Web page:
March 31, 2018 by · Leave a Comment
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About 20 miles northeast of Munich lies the town of Erding, Germany. On Holy Thursday, 1417, a poor peasant went into the local church and stole a consecrated Host.

He thought he could use it to make his life prosperous economically. He had a neighbor who seemed to work the same amount but was always more successful. When he inquired as to how he did it, the neighbor simply replied that he kept the Blessed Sacrament in his house, meaning that he kept Jesus, the Real Presence of the Eucharist, in his heart. The peasant, however, not at all versed in the doctrines of the Church, came away from his neighbor’s reply with the idea that the Host must be some sort of amulet or lucky charm. This was the backdrop to his decision to steal a Host.

So, he went to Mass on Holy Thursday and received Communion, but instead of consuming the Host, secreted it in a linen cloth. Feeling some pangs of conscience on what he knew was an act of deception, he decided to return the Host back to the church. As he was walking back, the Host flew out of the cloth and up into the air. Then it fell to the ground and disappeared.

Already feeling remorse, and now panic, he immediately ran and confessed to the pastor what had taken place. As soon as he got to the spot where the peasant had lost the Host, the priest caught sight of the Sacred Particle resting on a clump of dirt and gleaming a bright white. The priest reached down to grasp It, but It again flew up into the air, fell to the ground and disappeared.

The priest then informed the Bishop of these events. He also wanted to go to the site where these things had happened. Again, the Host flew up into the air, for a longer period than the previous two times and then fell to the ground and, once again, disappeared. It was never seen again.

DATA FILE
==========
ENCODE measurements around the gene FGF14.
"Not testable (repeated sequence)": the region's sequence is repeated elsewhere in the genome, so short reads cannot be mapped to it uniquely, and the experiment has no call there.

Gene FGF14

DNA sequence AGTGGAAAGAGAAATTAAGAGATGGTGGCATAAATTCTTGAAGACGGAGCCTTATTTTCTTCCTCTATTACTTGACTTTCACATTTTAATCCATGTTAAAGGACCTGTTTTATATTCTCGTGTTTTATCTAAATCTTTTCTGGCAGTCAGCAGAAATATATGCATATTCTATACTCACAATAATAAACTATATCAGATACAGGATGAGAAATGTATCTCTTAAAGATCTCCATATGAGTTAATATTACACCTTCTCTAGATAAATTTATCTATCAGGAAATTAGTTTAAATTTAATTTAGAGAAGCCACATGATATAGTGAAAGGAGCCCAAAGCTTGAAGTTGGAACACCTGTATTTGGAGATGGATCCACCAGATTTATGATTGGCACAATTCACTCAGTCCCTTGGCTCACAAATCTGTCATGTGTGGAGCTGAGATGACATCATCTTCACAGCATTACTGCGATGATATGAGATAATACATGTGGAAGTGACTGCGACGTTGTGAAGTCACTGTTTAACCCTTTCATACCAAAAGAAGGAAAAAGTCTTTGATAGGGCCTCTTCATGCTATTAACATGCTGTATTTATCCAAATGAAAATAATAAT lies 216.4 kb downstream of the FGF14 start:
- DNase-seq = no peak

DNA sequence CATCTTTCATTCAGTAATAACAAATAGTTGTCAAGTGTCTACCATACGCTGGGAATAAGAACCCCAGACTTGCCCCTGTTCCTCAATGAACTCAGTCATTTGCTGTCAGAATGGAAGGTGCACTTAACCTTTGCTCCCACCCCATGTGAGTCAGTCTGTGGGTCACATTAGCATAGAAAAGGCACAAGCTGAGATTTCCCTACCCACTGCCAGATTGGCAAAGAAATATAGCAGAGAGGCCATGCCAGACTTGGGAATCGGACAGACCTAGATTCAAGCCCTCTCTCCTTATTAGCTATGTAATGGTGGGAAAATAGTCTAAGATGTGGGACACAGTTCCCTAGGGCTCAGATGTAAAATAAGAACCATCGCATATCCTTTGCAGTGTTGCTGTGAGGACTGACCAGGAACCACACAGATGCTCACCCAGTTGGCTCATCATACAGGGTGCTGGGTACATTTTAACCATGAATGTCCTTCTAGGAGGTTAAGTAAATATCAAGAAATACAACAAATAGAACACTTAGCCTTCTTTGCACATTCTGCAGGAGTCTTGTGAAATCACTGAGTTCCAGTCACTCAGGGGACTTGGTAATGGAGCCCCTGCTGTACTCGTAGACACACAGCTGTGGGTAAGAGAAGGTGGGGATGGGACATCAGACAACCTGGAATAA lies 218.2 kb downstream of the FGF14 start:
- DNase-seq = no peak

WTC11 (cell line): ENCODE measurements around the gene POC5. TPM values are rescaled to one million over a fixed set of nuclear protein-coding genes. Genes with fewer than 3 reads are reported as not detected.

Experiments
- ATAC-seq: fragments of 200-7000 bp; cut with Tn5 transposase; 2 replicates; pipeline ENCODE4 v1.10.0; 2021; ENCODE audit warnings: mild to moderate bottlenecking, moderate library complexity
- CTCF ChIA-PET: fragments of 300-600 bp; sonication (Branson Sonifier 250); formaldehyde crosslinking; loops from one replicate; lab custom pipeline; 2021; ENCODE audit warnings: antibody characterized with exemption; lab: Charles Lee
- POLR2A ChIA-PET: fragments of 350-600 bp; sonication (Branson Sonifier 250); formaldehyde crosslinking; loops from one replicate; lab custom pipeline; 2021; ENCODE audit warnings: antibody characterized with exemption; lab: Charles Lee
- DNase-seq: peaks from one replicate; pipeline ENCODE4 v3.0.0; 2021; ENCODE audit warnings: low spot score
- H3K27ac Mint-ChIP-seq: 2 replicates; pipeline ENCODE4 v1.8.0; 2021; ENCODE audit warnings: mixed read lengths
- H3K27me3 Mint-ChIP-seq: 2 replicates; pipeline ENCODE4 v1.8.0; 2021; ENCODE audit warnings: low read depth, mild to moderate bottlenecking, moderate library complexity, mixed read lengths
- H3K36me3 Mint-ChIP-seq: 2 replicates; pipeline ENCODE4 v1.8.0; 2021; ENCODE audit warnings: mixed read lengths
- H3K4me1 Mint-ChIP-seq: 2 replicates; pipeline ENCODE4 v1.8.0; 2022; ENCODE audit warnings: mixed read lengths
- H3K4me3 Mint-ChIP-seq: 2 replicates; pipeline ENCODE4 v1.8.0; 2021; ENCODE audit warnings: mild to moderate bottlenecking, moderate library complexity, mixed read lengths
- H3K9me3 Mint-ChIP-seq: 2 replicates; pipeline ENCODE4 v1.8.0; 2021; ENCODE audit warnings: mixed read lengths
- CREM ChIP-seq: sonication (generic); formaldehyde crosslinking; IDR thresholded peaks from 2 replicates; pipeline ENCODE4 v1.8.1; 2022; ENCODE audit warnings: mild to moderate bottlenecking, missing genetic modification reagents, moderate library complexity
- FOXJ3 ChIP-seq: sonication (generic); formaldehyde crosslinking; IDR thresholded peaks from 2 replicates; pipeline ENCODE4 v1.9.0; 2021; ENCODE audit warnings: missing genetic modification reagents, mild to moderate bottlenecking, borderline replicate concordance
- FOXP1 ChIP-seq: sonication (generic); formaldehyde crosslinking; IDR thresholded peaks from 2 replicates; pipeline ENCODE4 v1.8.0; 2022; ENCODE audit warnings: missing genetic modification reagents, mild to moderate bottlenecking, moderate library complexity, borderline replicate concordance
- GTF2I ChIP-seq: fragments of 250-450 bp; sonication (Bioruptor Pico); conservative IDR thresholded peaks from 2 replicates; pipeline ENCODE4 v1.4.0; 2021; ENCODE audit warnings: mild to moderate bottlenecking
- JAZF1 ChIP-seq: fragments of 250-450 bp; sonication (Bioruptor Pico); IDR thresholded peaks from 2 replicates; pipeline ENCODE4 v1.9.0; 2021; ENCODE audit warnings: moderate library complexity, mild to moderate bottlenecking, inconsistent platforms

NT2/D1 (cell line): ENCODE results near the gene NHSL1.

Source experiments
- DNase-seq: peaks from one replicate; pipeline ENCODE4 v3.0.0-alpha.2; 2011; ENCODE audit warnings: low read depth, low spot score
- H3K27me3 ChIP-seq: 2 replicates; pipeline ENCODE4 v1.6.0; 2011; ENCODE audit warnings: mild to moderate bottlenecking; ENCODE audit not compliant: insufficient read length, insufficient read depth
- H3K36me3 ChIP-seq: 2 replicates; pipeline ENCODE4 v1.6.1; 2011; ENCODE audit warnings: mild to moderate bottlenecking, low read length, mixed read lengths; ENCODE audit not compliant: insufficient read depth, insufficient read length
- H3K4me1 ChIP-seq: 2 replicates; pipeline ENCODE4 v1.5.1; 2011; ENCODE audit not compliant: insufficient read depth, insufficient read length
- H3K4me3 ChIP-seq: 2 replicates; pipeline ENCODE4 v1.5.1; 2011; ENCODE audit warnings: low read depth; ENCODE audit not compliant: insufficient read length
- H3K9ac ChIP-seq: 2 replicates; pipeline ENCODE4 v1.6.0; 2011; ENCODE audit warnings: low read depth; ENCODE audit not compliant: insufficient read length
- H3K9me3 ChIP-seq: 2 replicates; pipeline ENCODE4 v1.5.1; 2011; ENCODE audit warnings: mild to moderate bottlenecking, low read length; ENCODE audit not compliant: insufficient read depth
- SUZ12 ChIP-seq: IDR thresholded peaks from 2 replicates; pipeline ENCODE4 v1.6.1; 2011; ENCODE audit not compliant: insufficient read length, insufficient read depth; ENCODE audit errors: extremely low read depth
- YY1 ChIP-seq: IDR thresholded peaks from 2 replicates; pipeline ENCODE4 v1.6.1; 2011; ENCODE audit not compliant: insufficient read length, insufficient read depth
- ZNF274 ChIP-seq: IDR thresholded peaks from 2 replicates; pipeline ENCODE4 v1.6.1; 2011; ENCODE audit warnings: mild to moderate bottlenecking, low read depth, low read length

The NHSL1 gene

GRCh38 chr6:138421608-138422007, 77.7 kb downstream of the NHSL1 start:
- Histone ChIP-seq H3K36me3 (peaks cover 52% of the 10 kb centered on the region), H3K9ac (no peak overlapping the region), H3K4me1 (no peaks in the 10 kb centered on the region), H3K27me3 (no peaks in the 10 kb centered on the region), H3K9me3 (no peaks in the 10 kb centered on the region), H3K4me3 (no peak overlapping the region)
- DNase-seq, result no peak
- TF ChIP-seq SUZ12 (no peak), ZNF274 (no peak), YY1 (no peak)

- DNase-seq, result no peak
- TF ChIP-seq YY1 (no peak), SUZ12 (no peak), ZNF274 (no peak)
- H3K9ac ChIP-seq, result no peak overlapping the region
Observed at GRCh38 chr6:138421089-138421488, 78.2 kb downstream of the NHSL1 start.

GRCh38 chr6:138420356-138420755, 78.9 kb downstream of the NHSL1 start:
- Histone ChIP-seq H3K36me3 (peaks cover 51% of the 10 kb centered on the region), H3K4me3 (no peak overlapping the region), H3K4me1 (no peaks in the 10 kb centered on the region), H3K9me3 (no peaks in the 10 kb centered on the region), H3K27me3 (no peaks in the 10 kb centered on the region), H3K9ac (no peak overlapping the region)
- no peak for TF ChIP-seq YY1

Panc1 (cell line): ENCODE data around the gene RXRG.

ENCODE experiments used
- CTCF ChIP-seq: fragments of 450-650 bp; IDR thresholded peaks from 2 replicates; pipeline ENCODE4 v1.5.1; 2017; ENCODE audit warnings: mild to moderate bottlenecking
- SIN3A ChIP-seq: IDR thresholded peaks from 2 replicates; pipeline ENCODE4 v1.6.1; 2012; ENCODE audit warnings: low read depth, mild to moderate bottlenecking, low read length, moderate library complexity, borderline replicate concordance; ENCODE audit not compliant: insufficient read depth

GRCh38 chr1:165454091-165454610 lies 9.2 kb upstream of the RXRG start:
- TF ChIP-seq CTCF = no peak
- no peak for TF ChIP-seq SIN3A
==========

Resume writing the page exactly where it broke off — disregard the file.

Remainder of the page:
The people in the area then decided to build a chapel in honor of the miraculous occurrence. So many pilgrims came to the site that, in 1675, a new and bigger sanctuary was built, which can be visited to this day (although, at present, it may still be closed for some structural repairs).

Source: “The Eucharistic Miracles of the World,” a Vatican international exhibition, as reported by The Real Presence Eucharistic Education and Adoration Association, and
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March 30, 2018 by · Leave a Comment
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On Easter Sunday, March 31, 1331, the first Mass of the day was being said in Blanot, a village in the center of France. The Mass was being said by the vicar, Hugues de la Baume. One of the last people to receive Communion was a woman named Jacquette, the widow of Regnaut d’Effour. The priest placed the Host on her tongue, turned, and started walking toward the altar. He did not notice that a Particle from the Host fell and landed upon a cloth that covered the woman’s hands. Thomas Caillot who was assisting at the Mass went to the altar and said: “Father, you must return to the rail because the Body of Our Lord fell from the mouth of this lady onto the cloth.”